Political prisoner granted bail

A Lao activist, Sangkhane Phachanthavong, better known as “Thitsy”, who had been detained since August 2020 for his comments on social media was released on bail on 1st October 2020,. Thitsy reportedly criticised government corruption and was questioned in jail regarding links to “an anti-government group of overseas Laotians.”

According to RFA, “the release of the activist, the first known case in which bail was granted to a political prisoner, came a day after Laos restrictions on free speech were criticised at the United Nations Human Rights Council in Geneva”.

However other political prisoners remain detained, including activist Houayheuang Xayabouly, better known as Muay, who was arrested in September 2019. She is currently serving a five-year sentence for defamation for criticising the government response to floods in a Facebook Live video. Muay has repeatedly used Facebook to criticise the Lao government, from instances of corruption to its mishandling of the Xe-Pian Xe-Namnoy dam collapse in Attapeu Province.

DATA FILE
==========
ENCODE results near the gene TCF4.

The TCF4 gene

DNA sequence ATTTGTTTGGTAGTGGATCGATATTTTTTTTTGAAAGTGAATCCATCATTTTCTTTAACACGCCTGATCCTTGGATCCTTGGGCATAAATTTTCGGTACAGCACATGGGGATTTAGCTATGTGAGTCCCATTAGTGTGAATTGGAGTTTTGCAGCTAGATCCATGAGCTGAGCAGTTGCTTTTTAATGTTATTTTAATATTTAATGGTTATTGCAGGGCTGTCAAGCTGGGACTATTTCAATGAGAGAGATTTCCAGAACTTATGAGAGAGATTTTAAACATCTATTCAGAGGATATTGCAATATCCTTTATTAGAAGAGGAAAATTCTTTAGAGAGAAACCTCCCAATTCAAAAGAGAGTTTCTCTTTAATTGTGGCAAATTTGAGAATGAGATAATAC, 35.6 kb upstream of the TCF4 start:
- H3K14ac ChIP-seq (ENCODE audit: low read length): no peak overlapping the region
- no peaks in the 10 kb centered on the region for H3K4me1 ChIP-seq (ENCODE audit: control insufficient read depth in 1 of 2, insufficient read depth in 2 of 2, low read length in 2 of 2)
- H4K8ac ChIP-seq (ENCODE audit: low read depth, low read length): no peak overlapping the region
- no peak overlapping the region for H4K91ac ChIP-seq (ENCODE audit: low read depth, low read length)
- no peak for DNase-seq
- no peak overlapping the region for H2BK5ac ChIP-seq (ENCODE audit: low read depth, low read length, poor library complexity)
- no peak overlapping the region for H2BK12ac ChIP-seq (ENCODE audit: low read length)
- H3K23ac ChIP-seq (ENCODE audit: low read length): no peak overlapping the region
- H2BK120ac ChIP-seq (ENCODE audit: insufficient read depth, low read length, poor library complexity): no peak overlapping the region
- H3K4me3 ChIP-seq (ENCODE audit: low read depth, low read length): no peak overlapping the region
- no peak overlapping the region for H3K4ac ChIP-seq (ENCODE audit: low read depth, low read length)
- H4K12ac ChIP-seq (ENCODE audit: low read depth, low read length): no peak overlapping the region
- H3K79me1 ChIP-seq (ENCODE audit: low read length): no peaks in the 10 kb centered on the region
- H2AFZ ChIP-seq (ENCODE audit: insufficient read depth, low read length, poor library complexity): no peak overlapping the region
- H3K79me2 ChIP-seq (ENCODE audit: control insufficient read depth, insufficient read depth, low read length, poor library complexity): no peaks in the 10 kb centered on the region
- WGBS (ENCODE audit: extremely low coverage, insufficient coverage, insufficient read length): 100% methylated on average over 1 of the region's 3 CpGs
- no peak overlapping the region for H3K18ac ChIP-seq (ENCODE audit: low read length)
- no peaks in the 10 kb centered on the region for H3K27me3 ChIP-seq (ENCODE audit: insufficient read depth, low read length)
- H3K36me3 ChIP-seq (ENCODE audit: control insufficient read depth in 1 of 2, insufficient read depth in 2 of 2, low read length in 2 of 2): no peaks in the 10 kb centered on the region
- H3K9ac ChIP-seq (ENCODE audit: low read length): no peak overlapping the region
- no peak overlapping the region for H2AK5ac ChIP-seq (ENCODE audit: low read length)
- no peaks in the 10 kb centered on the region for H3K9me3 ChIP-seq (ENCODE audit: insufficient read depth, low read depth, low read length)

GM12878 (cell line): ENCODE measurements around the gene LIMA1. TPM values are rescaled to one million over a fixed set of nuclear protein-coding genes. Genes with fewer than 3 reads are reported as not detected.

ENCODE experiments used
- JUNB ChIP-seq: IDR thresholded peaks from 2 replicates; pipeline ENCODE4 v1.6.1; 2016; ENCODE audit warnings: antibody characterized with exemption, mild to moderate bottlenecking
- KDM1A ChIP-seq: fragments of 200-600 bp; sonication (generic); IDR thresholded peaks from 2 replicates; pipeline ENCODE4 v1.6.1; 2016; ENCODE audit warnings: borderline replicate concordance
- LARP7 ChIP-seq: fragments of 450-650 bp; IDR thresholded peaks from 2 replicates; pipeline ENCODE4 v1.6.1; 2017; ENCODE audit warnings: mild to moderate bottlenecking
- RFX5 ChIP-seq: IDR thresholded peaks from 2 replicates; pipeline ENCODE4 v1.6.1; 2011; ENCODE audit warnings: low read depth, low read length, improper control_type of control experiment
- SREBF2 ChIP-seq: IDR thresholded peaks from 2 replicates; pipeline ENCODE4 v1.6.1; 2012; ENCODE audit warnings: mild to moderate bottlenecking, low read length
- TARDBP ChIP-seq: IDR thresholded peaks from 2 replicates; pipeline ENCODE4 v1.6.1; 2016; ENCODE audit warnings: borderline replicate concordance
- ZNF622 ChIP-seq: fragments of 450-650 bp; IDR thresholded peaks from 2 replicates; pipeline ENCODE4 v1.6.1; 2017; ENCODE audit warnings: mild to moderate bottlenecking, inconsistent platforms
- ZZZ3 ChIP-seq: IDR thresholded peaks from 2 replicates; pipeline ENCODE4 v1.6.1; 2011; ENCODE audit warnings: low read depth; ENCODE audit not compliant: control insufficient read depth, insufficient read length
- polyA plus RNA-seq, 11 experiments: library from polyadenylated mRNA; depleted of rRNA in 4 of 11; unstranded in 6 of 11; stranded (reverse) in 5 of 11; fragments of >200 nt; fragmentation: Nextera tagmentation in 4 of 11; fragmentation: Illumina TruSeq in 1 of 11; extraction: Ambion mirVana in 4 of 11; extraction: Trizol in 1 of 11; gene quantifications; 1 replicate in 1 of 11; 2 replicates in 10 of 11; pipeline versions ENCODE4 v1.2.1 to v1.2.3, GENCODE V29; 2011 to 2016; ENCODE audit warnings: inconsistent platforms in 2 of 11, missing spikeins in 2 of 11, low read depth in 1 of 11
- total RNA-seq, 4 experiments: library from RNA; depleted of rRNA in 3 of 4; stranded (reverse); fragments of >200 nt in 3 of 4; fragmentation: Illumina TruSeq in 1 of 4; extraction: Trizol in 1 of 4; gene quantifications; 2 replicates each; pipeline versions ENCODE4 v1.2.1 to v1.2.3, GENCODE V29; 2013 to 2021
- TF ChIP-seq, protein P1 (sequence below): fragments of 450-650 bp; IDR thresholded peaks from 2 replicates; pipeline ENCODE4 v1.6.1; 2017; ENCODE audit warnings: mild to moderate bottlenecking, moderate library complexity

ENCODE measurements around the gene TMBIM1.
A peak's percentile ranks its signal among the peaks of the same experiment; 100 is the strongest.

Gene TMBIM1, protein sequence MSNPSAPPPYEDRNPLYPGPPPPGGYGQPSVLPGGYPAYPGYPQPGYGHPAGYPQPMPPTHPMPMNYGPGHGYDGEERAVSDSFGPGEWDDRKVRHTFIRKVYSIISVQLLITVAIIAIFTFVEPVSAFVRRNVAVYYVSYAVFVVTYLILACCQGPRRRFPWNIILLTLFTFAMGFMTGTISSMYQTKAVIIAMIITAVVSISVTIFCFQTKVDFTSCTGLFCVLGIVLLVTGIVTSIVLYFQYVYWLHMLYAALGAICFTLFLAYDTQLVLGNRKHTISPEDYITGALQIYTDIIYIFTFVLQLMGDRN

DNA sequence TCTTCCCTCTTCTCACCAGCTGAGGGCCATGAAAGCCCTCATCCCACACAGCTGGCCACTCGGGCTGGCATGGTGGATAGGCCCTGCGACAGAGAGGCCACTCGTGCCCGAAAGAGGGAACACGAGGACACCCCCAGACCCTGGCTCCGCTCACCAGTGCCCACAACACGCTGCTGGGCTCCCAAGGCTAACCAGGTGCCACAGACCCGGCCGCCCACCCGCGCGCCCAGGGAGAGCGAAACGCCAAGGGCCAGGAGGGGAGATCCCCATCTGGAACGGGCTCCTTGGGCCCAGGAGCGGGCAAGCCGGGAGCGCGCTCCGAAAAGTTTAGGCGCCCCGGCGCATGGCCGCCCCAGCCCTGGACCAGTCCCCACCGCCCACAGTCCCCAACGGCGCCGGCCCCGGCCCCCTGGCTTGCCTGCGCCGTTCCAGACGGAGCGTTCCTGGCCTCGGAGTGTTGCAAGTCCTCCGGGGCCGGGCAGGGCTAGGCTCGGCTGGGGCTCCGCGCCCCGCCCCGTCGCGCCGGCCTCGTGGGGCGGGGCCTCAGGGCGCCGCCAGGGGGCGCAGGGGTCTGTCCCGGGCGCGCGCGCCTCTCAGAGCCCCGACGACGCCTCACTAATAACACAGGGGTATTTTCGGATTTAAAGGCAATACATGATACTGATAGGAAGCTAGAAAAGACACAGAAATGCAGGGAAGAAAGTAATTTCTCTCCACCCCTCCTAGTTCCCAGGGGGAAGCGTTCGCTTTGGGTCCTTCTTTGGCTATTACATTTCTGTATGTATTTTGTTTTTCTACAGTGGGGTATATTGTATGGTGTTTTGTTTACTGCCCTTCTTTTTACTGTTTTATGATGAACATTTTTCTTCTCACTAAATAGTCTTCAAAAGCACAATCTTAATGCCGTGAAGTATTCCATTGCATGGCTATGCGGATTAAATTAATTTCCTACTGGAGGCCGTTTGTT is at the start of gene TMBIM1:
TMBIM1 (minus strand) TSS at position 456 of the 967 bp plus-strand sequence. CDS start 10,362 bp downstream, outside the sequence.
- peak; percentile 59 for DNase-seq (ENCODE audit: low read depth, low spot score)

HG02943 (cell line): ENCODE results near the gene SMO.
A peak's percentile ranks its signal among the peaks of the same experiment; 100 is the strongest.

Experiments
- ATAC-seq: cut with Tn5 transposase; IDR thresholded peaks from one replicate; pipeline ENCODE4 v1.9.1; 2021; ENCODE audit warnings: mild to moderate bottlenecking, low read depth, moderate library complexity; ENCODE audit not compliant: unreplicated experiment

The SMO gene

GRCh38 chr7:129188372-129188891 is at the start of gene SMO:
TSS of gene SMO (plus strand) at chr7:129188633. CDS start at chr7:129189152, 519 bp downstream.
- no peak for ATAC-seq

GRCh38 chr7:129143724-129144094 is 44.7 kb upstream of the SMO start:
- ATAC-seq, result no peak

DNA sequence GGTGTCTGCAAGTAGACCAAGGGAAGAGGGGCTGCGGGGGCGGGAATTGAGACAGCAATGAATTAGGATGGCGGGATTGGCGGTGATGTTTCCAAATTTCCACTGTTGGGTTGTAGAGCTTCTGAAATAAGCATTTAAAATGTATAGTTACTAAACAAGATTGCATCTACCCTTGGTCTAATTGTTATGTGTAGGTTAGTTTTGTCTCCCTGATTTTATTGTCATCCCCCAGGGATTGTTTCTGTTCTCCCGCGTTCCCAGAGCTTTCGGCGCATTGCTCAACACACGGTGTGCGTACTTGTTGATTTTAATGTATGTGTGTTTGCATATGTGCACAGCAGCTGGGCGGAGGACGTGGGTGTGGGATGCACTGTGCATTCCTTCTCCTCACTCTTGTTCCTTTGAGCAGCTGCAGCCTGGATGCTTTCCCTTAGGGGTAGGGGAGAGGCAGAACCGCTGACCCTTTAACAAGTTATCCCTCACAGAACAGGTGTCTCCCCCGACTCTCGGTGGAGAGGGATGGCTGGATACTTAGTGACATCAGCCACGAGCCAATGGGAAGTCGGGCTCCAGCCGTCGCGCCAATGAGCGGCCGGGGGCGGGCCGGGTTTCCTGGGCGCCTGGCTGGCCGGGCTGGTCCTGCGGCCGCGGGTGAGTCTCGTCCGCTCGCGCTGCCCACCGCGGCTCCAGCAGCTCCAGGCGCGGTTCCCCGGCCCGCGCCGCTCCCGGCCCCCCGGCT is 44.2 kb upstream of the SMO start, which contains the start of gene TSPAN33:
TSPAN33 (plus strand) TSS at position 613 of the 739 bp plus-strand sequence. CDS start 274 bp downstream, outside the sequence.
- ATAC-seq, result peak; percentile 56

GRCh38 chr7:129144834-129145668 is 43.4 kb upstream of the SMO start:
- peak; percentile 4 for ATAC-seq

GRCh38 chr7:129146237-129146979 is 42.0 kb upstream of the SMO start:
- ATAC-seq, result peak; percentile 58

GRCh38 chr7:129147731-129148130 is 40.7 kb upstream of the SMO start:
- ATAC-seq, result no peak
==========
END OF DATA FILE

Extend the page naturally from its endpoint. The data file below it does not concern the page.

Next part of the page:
The Lao government continues to exercise pervasive control over civil society, which faces severe restrictions as a result. Extensive surveillance, reprisals and the criminalisation and enforced disappearance of human rights defenders have created an environment in which it is all but impossible to speak out.

Rights groups continue to demand answers around disappearance of activist

Human rights groups continue to press the Lao government for answers and information around activist Sombath Somphone who was forcibly disappeared eight years ago on 15th December 2012.